In Piranesi's engraving of the Campidoglio a fine balustrade like the one on the stairway surrounds the fountain. It follows the contour of the lower basin and stands at some three or four feet distant from it. This balustrade, which has disappeared, enhanced distinctly the beauty of the fountain, bringing it more into harmony with the entire composition.
The river-god is one of the earliest sculptural personifications of natural phenomena. In these days comparatively little heed is paid to the smaller waterways, so the modern spirit fails to see the significance of these conventionalized figures. To the ancients, however, the statues personified that physical object upon which all civilized life depended — a great stream of unfailing water. The rivers of Greece were small, while the Roman Empire contained some of the largest in the world; but the ideas they represented were the same. The river, small or great, made the city. The river gave food and drink to the inhabitants, connected them with the outside world, brought trade, turned the mills, defended the city from invasion, carried away pestilence, cleansed, purified, and supported all the works of men; and therefore Father Tiber and his brothers were to be worshipped and to be honored, and statues were to be set up to them in public places, so that men should remember what they owed to their river. The river is always personified as a benign and majestic figure in the foil strength of mature manhood, with long and abundant hair and beard. The lower limbs are draped, so that the mystery of partial concealment hangs about him. On one arm he bears a horn of plenty; while with the other he reclines upon some support, which is usually the characteristic emblem of the particular stream which he represents.
Power, abundance, and calm strength are the qualities of a great river; and these qualities the ancients most adequately expressed in their own peculiar medium, which was sculpture. Men of to-day put their ideas into music, or more explicitly into prose or verse, and there are still those who appreciate the significance of the river. Washington Irving's epithet of the "lordly Hudson" proves the hold that great river had over his perception and imagination; and not any statue of a river-god can give the conception of a river which is to be found in Arnold's "Sohrab and Rustum":
"But the majestic river floated on,
Out of the mist and hum of that low land,
Into the frosty starlight, and there moved,
Rejoicing, through the hush'd Chorasmian waste,
Under the solitary moon; — he flow'd
Right for the polar star, past Orgunjè,
Brimming, and bright, and large; then sands begin
To hem his watery march, and dam his streams,
And split his currents; that for many a league
The shorn and parcell'd Oxus strains along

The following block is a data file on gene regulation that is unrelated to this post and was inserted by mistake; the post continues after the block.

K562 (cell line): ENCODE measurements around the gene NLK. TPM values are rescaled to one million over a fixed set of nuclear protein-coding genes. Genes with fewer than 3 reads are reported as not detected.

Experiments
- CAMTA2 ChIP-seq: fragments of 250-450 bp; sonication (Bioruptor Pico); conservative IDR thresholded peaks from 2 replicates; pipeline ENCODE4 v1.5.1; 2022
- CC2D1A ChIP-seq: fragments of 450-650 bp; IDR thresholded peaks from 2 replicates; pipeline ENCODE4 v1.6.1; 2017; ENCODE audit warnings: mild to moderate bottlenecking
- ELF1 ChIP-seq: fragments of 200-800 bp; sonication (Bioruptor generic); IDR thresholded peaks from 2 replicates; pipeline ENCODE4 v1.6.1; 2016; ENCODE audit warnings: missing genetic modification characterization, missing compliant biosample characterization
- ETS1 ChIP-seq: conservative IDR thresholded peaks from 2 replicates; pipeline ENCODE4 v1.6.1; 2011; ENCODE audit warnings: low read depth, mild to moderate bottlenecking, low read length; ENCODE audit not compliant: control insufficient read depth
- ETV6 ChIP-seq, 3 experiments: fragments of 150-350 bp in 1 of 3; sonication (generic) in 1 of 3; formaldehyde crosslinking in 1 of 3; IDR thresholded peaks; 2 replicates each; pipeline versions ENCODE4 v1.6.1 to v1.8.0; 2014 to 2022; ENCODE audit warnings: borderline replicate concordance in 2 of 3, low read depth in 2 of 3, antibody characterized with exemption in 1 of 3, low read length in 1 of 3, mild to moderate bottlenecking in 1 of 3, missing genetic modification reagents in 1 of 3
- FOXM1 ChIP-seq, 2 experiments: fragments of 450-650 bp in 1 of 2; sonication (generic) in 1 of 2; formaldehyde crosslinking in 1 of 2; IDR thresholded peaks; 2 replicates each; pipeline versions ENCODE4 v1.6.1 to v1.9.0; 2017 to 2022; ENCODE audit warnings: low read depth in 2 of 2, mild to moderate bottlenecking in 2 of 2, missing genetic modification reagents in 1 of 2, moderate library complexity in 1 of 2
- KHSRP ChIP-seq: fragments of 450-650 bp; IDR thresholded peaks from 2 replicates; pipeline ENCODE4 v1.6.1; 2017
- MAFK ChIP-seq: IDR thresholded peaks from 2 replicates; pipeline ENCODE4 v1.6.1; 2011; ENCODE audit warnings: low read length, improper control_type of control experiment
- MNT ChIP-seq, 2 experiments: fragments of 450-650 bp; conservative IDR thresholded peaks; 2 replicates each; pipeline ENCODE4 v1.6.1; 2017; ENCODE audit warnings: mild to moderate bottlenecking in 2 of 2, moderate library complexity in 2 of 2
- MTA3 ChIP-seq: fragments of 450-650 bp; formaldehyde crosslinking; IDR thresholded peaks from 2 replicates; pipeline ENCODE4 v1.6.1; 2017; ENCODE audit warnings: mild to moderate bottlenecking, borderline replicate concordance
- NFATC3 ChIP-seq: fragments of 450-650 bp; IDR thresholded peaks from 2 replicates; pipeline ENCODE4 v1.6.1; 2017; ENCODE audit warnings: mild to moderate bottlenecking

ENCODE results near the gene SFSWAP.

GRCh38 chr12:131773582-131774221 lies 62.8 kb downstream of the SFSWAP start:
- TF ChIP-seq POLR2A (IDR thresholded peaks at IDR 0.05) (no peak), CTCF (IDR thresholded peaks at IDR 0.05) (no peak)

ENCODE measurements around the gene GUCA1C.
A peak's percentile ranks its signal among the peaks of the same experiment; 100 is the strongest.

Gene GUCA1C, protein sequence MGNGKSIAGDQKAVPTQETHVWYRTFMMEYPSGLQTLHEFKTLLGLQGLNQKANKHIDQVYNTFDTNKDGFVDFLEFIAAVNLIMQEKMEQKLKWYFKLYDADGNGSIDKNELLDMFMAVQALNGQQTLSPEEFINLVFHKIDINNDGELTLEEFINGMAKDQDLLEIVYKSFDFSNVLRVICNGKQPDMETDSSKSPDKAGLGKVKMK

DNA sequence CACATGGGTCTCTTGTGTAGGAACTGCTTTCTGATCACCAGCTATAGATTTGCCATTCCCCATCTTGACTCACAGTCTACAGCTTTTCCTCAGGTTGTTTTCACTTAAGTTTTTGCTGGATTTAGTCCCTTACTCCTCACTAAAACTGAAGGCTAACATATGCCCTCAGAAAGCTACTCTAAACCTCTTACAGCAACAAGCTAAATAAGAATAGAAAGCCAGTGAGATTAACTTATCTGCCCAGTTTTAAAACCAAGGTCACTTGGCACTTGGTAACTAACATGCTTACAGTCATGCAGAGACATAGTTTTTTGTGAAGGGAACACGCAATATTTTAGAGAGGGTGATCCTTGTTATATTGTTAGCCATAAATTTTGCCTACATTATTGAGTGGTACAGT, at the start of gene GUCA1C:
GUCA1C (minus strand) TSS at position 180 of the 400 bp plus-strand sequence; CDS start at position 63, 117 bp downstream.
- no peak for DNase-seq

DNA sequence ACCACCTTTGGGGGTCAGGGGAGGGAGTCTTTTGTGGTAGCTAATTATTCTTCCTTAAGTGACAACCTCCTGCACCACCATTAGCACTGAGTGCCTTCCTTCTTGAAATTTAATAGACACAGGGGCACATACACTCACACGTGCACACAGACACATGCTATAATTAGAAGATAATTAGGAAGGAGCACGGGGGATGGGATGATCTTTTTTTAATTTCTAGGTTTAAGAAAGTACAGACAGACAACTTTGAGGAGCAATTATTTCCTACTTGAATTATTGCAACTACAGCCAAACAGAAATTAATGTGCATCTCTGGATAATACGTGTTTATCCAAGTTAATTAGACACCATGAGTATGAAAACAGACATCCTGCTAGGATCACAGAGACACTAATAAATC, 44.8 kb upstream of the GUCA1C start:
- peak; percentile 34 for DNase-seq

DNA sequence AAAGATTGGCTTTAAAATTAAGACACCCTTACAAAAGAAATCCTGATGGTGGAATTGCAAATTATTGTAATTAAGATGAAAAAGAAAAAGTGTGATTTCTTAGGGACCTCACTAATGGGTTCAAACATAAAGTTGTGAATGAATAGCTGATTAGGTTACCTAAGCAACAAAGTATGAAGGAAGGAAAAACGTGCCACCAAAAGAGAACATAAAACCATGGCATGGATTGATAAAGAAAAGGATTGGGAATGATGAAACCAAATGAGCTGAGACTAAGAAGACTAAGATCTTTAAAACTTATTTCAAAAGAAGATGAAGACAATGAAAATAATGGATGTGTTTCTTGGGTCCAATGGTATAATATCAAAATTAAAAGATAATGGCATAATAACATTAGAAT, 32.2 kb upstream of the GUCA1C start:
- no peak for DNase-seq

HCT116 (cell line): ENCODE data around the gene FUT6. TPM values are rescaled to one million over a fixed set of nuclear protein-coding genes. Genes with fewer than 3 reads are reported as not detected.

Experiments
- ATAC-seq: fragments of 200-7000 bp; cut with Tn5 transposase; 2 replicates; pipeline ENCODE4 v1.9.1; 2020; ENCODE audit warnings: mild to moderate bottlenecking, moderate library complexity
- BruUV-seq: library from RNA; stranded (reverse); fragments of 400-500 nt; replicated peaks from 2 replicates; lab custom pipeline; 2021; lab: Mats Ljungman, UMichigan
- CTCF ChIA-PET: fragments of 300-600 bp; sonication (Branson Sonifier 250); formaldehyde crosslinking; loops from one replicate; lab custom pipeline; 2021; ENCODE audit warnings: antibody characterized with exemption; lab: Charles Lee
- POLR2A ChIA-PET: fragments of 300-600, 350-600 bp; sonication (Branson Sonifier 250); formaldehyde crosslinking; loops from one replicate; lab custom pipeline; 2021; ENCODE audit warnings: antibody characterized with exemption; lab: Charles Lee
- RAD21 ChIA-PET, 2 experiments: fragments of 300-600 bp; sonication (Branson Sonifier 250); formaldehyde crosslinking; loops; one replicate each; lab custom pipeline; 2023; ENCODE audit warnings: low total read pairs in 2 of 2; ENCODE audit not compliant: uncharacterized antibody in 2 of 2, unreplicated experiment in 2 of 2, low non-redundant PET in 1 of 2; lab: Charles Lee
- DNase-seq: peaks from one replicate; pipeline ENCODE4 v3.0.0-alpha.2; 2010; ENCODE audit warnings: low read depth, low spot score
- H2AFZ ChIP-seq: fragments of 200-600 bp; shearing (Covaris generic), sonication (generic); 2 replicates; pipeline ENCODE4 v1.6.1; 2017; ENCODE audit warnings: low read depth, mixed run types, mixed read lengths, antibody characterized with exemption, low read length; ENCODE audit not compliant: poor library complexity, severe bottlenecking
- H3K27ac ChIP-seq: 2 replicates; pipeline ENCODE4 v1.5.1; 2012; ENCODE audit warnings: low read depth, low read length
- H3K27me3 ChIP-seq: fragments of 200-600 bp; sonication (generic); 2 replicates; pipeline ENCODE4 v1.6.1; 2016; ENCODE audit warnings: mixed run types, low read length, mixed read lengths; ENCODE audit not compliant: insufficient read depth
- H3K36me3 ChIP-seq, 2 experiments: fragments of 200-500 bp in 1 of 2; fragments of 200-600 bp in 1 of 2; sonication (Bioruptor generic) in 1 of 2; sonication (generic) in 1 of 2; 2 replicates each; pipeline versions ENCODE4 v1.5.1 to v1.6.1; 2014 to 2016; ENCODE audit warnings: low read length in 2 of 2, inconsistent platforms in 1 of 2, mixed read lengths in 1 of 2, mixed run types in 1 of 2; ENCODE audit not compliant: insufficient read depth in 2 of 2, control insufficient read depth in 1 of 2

Through beds of sand and matted rushy isles —
Oxus, forgetting the bright speed he had
In his high mountain-cradle in Pamere,
A foil'd circuitous wanderer — till at last
The long'd-for dash of waves is heard, and wide
His luminous home of waters opens, bright
And tranquil, from whose floor the new-bathed stars
Emerge, and shine upon the Aral Sea."
The nearest approach which the Romans have left us to such grandeur as this is to be found in their statue called Marforio. The north wing of the Campidoglio group is known as the Museum of the Capitol, and it is in the entrance court of this edifice that Marforio is now to be seen. If this most majestic of all river-gods ever represented any particular river, the name of that river was forgotten centuries ago. His title of Marforio was given him long since, because he once poured the water into a fountain which stood in a small square to the left of the Senate House, where Augustus had erected the Martis Forum. There he seems to have remained throughout the darkest days of Rome's decadence, surviving every vicissitude, and always respected by the half-barbarous Romans of that time. Gregory XIII (Boncompagni, 1572-1585) is responsible for removing Marforio from this classic position and for separating him at that time from the huge granite basin into which flowed the water from the urn on which he is leaning. Thenceforth the basin has a history of its own, while Marforio's odyssey (he wandered for some time after leaving his old home) finally brought him to the Campidoglio. Sixtus V then placed him on the left side of the piazza, facing the south wing. This south wing, known as the Palazzo dei Conservatori, was the first of the present group of buildings to be erected, Tommaso de' Cavalieri — a Roman gentleman and one of Michelangelo's few intimates — having had charge of its construction in Michelangelo's lifetime. The north wing, or the Museum of the Capitol, was not done until the architect [Girolamo] Rainaldi erected it for Innocent X (Pamphili), twelve pontificates after the reign of Paul III. During a period of one hundred and sixty years Marforio remained where Sixtus had placed him, and then Clement XII (Corsini) installed him in the court of the Capitoline Museum, and again he was given a fountain to feed and protect.Marforio's career after he had been parted from his basin was a curious one. Bored, perhaps, by the lonely magnificence of his new surroundings, he fell into evil ways. He became the partner of Pasquino! Pasquino, the mutilated torso from an old Greek group of statuary, stands at the farthest corner of the Braschi Palace (now the Ministero dell' Interno). He had first been set up there in the reign of Alexander VI; and from that time he had become the medium for the popular and anonymous criticisms of the government. His name of Pasquino was taken from a witty tailor or barber who lived near the Palazzo Orsini and whose sallies against those in authority greatly delighted the Roman people. It became the custom to affix anonymous couplets or epigrams to the old torso, which thus obtained the name of Pasquino, and the epigrams came to be known as pasquinades; and from the days of the Borgias to the time of Napoleon, and even later, most of the current witticisms or scathing reflections upon public events or notable personages were ascribed to Pasquino. When Marforio took up his abode in the Piazza of the Campidoglio, he became to the Romans the partner of Pasquino. According to a modern authority, Marforio never originated the sally. His function was to put the question which elicited the witty retort, or to reply in kind to Pasquino's interrogatories. With Marforio's incarceration in the court of the Museum the long dialogue came to an end; and a century later the passing of papal Rome brought Pasquino's career to its final close. Modern freedom of the press leaves no place for Pasquino; and it may be said of him that, Marforio being gone,